PEBL Perceptual Vigilance Task

From PEBL WIKI
Jump to: navigation, search
Screen shot of PEBL's Perceptual Vigilance Test

Contents

About

Simple reaction time task--an circle stimulus appears at delays between 2 and 12 seconds, and the participant must depress the spacebar as quickly as possible. This is basically the simple RT task, but a version commonly used to measure sleepiness and arousal.

Notes

It follows the procedure described by Wilkinson fairly reasonably, with several exceptions.

  • As with the Wilkinson device numeric feedback is given; however unlike that device a running counter is not displayed. The presence of feedback can be controlled with the variable giveFeedback.
  • There are three different types of testing to choose from to determine whether the experiment is complete: time-based, trial-based, and block-based. These are controlled by the testType variable (1, 2, or 3)
    • Time-based will run until a certain time has elapsed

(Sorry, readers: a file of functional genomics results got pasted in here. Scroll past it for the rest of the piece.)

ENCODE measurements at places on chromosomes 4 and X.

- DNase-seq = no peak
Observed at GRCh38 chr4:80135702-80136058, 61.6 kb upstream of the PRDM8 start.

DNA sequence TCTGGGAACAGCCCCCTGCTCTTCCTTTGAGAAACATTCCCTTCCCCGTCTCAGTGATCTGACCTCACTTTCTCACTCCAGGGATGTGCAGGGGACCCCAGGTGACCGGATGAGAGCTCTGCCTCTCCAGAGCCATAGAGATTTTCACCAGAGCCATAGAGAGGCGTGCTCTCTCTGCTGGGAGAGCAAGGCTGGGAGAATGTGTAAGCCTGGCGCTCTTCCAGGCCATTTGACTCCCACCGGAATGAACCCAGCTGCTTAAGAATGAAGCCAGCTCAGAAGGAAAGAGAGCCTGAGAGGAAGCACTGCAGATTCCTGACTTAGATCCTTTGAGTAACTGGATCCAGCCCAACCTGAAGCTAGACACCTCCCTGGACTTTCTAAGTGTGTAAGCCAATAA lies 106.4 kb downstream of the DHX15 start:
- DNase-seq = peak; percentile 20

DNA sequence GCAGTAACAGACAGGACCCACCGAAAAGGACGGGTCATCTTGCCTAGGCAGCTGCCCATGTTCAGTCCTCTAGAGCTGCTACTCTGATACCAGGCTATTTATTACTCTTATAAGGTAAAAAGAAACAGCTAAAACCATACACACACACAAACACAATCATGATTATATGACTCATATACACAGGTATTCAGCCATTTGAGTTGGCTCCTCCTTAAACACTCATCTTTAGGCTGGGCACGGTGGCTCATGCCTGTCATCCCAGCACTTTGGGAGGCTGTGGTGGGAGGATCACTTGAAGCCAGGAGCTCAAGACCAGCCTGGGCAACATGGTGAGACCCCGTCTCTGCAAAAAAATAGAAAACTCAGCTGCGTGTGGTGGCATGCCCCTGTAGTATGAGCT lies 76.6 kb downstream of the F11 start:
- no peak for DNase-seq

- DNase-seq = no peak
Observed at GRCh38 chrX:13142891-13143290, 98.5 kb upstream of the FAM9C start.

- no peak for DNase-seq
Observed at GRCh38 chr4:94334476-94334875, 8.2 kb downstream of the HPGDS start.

• Trial-based will run until a specific number of trials have completed
    • Block-based allows one to use an isi-block, which gets sampled from without replacement, and then reshuffled until the number of blocks has elapsed
  • In addition, when the useContinuous variable==1, it will choose a continuous stimulus presentation time between the min and max of timeInterval. Otherwise, it will sample from the set in timeIntervals

Options

By editing script, one can specify aspects of the task: Number of trials, total test duration, isis

Data Output

Data is saved to file ppvt-<gsubnum>.txt. Columns are:

 SubjectNum, Block, Trial, ISI, absolute_Time, RT, trial_type
 for trial type, 1=too fast, 2= OK, 3 = lapse (> 500 ms) 4 = sleep (>30 s)

A summary of the results, with means and standard deviations across delays, is output to ppvt-report-<gsubnum>.txt.

References

Wilkinson, R. T., & Houghton, D. (1982). Field test of arousal: A portable reaction timer with data storage. Human Factors, 24, 487-493.

Dinges, D. F., & Powell, J. W. (1985). Microcomputer analyses of performance on a portable, simple visual RT task during sustained operations. Behavior Research Methods, Instruments, & Computers, 17, 652-655.

Research using PEBL PPVT:

Karlen, W., Cardin, S., Thalmann, D., & Floreano, D. (2010). Enhancing pilot performance with a SymBodic system. In Engineering in Medicine and Biology Society (EMBC), 2010 Annual International Conference of the IEEE (pp. 6599-6602). IEEE. http://ieeexplore.ieee.org/xpls/abs_all.jsp?arnumber=5627127

See Also

PEBL Test Battery

Personal tools
Namespaces

Variants
Actions
Navigation
Toolbox